Burden and related factors in caregivers of young adults presenting bipolar and unipolar mood disorder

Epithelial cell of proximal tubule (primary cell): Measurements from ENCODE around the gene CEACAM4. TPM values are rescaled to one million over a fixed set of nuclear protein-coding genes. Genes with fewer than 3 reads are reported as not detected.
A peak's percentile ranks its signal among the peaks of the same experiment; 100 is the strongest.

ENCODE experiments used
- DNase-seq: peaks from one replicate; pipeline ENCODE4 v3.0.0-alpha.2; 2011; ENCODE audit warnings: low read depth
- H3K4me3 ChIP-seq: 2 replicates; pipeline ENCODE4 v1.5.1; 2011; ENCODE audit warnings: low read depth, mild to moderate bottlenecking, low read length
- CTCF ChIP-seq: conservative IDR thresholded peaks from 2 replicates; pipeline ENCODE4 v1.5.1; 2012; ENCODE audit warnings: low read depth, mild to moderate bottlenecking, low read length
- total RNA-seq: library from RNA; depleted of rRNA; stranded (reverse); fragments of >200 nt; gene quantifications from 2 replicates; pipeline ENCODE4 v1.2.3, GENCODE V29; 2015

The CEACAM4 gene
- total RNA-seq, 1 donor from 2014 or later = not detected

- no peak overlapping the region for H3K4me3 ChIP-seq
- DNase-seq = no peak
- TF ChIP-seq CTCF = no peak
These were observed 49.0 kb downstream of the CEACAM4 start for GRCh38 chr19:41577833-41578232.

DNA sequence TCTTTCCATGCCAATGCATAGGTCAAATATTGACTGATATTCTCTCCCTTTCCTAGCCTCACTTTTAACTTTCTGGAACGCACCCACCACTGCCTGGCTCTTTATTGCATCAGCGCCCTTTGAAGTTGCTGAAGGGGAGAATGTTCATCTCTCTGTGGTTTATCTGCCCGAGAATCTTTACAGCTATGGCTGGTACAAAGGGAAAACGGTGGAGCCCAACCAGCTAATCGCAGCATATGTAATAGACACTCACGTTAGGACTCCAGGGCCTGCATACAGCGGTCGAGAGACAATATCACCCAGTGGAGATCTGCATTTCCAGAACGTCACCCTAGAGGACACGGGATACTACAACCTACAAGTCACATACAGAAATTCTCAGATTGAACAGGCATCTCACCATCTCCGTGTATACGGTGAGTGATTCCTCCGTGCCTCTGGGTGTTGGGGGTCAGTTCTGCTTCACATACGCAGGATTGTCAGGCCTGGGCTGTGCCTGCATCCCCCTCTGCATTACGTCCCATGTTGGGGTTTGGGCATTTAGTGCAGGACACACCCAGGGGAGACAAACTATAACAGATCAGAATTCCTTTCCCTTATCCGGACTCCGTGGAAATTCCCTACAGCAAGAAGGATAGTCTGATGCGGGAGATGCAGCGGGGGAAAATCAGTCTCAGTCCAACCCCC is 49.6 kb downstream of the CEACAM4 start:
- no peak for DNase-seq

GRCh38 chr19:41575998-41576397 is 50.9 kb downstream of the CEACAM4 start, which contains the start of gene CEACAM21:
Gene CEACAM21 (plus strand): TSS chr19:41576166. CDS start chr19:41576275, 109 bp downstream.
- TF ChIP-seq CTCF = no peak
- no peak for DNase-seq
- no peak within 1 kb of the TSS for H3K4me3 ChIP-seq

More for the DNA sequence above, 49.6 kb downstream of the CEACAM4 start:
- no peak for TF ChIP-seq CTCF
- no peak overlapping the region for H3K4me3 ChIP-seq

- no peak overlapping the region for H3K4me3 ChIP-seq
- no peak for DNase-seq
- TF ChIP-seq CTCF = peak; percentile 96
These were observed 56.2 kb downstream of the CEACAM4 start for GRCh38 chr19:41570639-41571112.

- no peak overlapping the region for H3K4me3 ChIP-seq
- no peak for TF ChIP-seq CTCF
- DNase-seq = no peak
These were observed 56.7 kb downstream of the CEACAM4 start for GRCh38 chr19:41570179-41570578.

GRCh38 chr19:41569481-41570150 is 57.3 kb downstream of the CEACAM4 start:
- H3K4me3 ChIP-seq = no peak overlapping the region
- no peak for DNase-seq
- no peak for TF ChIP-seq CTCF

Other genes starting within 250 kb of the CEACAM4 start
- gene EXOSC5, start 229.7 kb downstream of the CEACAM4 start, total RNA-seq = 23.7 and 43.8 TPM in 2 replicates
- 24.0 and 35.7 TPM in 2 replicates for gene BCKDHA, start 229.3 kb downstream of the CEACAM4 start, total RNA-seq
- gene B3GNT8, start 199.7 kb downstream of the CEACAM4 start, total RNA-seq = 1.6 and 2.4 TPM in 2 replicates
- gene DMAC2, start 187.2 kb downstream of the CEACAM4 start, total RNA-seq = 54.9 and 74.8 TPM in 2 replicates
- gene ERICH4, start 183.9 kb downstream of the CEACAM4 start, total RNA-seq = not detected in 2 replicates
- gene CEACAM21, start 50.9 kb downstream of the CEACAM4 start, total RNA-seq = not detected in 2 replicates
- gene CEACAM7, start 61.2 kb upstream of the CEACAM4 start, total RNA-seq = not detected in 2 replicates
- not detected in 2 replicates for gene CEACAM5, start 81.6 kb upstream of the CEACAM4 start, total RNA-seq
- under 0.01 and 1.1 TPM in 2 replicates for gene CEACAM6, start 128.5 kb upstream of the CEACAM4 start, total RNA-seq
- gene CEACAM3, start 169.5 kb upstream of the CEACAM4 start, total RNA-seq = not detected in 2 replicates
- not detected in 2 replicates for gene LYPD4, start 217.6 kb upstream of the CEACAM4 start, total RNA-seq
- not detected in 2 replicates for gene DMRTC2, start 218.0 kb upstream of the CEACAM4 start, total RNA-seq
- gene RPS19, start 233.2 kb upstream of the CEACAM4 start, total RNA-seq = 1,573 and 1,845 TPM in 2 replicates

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BACKGROUND: Caregiver burden has been associated with caregivers' mental disorders and need for support and information. However, the lack of quantitative studies and formal interventions aiming to lower burden levels in this population reflect the current negligence regarding this important issue. AIM: To identify burden levels and associated factors in caregivers of young adults with bipolar and unipolar mood disorder. METHOD: This is a cross-sectional study nested within a population-based cross-sectional study with young adults. Caregiver burden was assessed through the Burden Interview. Information about caregiver mental disorders (Axis I) and alcohol abuse were obtained through the Mini International Neuropsychiatric Interview (MINI) and the Cut-Down, Annoyed, Guilty and Eye-Opener (CAGE) questionnaire, respectively. RESULTS: Caregiver burden was associated to caregiver's mood and anxiety disorders, suicide risk and being the caregiver of young adults with depression disorder and bipolar disorder. Also, burden was higher among caregivers of bipolar individuals. When excluding the control group from the analysis, only mood and anxiety disorders remained associated to caregiver burden. CONCLUSIONS: Caregivers are affected by the young adult's disorder even before a diagnosis has been given, with serious impairments in their lives. Thus, this is a subject in need of designing relevant strategies aiming to provide them with care.
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